IF Brow Head was to become a tourist attraction, then it could easily rival the unique beauty – and attraction – of Kerry’s Skelligs.
Standing on top of Ireland’s most southerly headland (neighbouring Mizen is the most south-westerly), it is easy to see why it was chosen by Lucas Films.
With the stunning tsumani-formed beach of Barleycove alongside the busy Mizen Peninsula on one side of the head, and the gorgeous Crookhaven harbour and village on the other, several miles of sparkling blue seas separate both.
The only spot on the long blue horizon is the majestic Fastnet Rock which, apart from the lighthouse tower, would not look out of place in any science fantasy film.
The Star Wars scenes were filmed at the furthest point on the head, which is also its narrowest point, where the Atlantic splashes against the treacherous jagged rocks below, reminiscent of the Skelligs themselves.
Because of this, a roadway was cleared to the fields on the head and a trackway was built across those fields, leading right up to the end of the headland.
Although the trackway has now been lifted, a wide, flat, pathway lies beneath, offering a perfect opportunity for the area to be developed further, where a secure walk could bring visitors out to a potential viewing point at the head.
A temporary car park was constructed for the crew and their equipment, at the start of the walkway. This could be easily surfaced to provide parking for several cars, if the landowners agreed.
The road, once a dirt track, has been resurfaced by Lucas Films, and the hedging cleared back, to allow the large trucks easy access. If maintained, this would provide very easy access to the car park.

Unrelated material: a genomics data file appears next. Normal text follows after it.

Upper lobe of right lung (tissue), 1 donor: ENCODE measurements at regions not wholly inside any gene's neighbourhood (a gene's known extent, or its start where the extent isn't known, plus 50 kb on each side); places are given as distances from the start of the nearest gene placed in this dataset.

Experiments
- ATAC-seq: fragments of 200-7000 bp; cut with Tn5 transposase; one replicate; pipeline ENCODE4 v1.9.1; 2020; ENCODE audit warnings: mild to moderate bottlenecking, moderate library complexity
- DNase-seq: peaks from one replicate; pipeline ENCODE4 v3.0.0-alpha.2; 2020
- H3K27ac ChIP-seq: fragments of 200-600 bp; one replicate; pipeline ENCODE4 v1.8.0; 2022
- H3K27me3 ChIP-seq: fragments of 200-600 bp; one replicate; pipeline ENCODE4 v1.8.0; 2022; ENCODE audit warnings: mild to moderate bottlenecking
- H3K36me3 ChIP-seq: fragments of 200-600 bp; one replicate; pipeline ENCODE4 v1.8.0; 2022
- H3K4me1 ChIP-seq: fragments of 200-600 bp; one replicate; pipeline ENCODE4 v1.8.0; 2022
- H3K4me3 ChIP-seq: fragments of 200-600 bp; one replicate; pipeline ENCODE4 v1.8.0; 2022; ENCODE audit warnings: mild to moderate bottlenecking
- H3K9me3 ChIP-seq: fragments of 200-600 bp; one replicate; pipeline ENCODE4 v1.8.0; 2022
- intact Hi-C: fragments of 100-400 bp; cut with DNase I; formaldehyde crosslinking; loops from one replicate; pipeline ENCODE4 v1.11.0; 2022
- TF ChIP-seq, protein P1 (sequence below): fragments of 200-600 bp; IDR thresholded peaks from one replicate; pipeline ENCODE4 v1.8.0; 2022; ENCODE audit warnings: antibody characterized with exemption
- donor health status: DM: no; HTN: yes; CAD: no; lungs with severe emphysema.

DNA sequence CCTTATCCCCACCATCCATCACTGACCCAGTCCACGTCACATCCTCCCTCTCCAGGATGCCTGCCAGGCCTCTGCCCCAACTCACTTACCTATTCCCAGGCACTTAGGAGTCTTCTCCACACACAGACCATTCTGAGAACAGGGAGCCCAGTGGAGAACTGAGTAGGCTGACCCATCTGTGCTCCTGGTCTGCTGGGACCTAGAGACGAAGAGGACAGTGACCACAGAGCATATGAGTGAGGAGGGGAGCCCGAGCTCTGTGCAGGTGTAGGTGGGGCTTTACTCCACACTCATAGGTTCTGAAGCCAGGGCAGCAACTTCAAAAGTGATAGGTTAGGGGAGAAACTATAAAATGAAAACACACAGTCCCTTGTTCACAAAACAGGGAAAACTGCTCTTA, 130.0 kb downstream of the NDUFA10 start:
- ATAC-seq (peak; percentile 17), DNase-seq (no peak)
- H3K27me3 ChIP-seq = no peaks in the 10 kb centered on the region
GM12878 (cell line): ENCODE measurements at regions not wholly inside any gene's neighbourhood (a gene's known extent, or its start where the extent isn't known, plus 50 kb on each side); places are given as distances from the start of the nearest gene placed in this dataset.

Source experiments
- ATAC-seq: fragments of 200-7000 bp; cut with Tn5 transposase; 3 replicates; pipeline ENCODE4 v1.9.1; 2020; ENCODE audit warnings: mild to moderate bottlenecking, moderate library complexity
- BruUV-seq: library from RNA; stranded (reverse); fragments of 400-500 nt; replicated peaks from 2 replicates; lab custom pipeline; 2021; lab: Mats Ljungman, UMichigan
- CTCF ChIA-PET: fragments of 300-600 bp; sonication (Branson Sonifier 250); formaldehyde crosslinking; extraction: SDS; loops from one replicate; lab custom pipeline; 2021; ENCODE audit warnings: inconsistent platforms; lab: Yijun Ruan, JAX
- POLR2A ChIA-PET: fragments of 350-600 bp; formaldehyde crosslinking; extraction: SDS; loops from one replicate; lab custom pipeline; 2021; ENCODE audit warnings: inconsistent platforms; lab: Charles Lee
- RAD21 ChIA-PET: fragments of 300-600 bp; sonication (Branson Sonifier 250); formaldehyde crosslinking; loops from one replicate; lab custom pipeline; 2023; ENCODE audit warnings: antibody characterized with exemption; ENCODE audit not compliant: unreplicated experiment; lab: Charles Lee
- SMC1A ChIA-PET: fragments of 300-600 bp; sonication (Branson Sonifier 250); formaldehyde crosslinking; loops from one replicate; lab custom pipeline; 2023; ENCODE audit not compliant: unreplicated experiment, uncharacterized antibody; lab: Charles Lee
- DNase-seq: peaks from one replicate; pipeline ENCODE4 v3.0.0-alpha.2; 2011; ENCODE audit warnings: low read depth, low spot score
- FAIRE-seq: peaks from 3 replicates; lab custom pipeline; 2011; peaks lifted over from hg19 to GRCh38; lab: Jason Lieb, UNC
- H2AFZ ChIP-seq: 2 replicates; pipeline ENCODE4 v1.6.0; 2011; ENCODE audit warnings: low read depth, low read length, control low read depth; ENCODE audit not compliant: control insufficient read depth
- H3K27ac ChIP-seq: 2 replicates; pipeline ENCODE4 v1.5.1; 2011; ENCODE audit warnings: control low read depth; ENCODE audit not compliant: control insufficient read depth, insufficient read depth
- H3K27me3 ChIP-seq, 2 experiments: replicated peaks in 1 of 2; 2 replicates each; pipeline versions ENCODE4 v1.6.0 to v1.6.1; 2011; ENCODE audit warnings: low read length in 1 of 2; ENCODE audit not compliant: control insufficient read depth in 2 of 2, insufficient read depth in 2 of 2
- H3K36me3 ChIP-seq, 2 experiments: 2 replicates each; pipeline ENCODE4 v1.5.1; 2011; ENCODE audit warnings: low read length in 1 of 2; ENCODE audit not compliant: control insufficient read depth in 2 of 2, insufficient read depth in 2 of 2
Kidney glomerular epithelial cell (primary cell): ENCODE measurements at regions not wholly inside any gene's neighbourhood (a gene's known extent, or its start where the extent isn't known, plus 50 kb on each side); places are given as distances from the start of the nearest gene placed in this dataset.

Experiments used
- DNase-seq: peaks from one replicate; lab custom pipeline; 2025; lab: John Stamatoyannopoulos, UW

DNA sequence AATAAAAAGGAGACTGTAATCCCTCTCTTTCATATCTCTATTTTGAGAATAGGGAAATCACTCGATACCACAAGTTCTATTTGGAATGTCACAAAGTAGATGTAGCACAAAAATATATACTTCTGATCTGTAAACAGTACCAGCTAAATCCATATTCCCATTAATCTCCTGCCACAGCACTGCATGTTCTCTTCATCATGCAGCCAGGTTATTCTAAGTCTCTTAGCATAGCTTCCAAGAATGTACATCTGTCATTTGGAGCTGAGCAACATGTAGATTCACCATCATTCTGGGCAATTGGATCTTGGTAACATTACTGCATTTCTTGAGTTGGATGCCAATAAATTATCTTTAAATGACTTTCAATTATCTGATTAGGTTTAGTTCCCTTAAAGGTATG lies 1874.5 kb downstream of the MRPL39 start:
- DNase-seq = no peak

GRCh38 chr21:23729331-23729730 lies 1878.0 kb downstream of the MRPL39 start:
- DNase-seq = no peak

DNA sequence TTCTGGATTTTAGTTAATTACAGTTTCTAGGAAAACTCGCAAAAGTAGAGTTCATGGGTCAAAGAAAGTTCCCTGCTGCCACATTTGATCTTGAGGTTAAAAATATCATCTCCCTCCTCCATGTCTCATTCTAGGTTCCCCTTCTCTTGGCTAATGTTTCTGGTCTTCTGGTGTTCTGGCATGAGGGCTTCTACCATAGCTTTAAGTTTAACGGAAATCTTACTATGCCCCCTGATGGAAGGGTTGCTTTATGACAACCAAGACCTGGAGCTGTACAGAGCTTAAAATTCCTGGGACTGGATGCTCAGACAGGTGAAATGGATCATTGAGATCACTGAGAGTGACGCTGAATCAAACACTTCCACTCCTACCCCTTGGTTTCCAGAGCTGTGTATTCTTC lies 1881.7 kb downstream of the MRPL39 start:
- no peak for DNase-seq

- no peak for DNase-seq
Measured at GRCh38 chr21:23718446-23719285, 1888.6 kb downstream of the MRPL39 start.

While much of the land on the head is privately-owned, local TD Michael Collins firmly believes local landowners would support a progressive tourism plan for the area, and he acknowledged to the Star that there is now an ideal opportunity to create something that could bring a massive tourism and jobs boost to the area.
The value of being chosen as a Star Wars location should not be underestimated – or overlooked. There is an entire Wikipedia page – complete with a world map – dedicated to locations of previous films, and there are many website and magazine articles devoted to the same subject. The franchise has been filmed in remote locations in North Africa, South America, Australia and Asia, so being one of the ‘chosen’ few brings with it great filmic kudos.
Die-hard Star Wars fans organise holidays and group trips following in their characters’ footsteps, and with social media a major part of any holiday today, photos of such magnificent locations are likely to go global, creating a snowball effect for tourism.
But what is also important is that the momentum created by the film’s release next year is not a missed opportunity for tourism interests in West Cork.
Locals showed great initiative within days of the announcement of shooting, with t-shirts, posters and mugs produced in large numbers as mementoes.
Crew members even ordered several of the ‘Star Wars Brow Head’ t-shirts before they left the area. If the small businesses can see a way of capitalising on the visit, surely it is only a matter of time before larger stakeholders follow suit.